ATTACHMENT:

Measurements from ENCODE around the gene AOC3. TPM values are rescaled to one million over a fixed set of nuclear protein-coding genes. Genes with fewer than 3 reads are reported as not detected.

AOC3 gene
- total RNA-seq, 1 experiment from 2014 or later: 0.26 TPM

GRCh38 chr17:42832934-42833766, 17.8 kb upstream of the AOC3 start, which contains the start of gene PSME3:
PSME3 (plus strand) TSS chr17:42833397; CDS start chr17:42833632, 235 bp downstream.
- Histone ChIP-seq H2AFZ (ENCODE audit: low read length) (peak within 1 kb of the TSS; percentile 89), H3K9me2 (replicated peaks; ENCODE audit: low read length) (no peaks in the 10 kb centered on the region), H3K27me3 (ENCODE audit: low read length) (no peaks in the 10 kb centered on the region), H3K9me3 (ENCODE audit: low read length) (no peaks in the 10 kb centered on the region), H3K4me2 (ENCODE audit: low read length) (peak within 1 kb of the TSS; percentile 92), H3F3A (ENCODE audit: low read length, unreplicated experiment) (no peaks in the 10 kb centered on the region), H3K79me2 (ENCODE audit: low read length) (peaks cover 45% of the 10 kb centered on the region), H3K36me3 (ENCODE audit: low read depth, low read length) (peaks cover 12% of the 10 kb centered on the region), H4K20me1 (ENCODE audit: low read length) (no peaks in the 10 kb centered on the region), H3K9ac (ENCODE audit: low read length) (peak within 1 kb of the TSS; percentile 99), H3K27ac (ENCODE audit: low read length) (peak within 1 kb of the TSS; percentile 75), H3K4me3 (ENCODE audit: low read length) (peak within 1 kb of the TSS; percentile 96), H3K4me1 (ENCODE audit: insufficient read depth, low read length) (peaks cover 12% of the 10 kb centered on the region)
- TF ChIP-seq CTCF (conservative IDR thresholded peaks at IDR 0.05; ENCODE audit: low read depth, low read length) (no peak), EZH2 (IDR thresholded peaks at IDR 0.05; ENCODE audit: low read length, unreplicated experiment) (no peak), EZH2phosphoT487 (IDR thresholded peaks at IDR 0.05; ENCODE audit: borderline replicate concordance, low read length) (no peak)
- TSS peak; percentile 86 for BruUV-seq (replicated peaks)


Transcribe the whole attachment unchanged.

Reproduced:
Measurements from ENCODE around the gene AOC3. TPM values are rescaled to one million over a fixed set of nuclear protein-coding genes. Genes with fewer than 3 reads are reported as not detected.

AOC3 gene
- total RNA-seq, 1 experiment from 2014 or later: 0.26 TPM

GRCh38 chr17:42832934-42833766, 17.8 kb upstream of the AOC3 start, which contains the start of gene PSME3:
PSME3 (plus strand) TSS chr17:42833397; CDS start chr17:42833632, 235 bp downstream.
- Histone ChIP-seq H2AFZ (ENCODE audit: low read length) (peak within 1 kb of the TSS; percentile 89), H3K9me2 (replicated peaks; ENCODE audit: low read length) (no peaks in the 10 kb centered on the region), H3K27me3 (ENCODE audit: low read length) (no peaks in the 10 kb centered on the region), H3K9me3 (ENCODE audit: low read length) (no peaks in the 10 kb centered on the region), H3K4me2 (ENCODE audit: low read length) (peak within 1 kb of the TSS; percentile 92), H3F3A (ENCODE audit: low read length, unreplicated experiment) (no peaks in the 10 kb centered on the region), H3K79me2 (ENCODE audit: low read length) (peaks cover 45% of the 10 kb centered on the region), H3K36me3 (ENCODE audit: low read depth, low read length) (peaks cover 12% of the 10 kb centered on the region), H4K20me1 (ENCODE audit: low read length) (no peaks in the 10 kb centered on the region), H3K9ac (ENCODE audit: low read length) (peak within 1 kb of the TSS; percentile 99), H3K27ac (ENCODE audit: low read length) (peak within 1 kb of the TSS; percentile 75), H3K4me3 (ENCODE audit: low read length) (peak within 1 kb of the TSS; percentile 96), H3K4me1 (ENCODE audit: insufficient read depth, low read length) (peaks cover 12% of the 10 kb centered on the region)
- TF ChIP-seq CTCF (conservative IDR thresholded peaks at IDR 0.05; ENCODE audit: low read depth, low read length) (no peak), EZH2 (IDR thresholded peaks at IDR 0.05; ENCODE audit: low read length, unreplicated experiment) (no peak), EZH2phosphoT487 (IDR thresholded peaks at IDR 0.05; ENCODE audit: borderline replicate concordance, low read length) (no peak)
- TSS peak; percentile 86 for BruUV-seq (replicated peaks)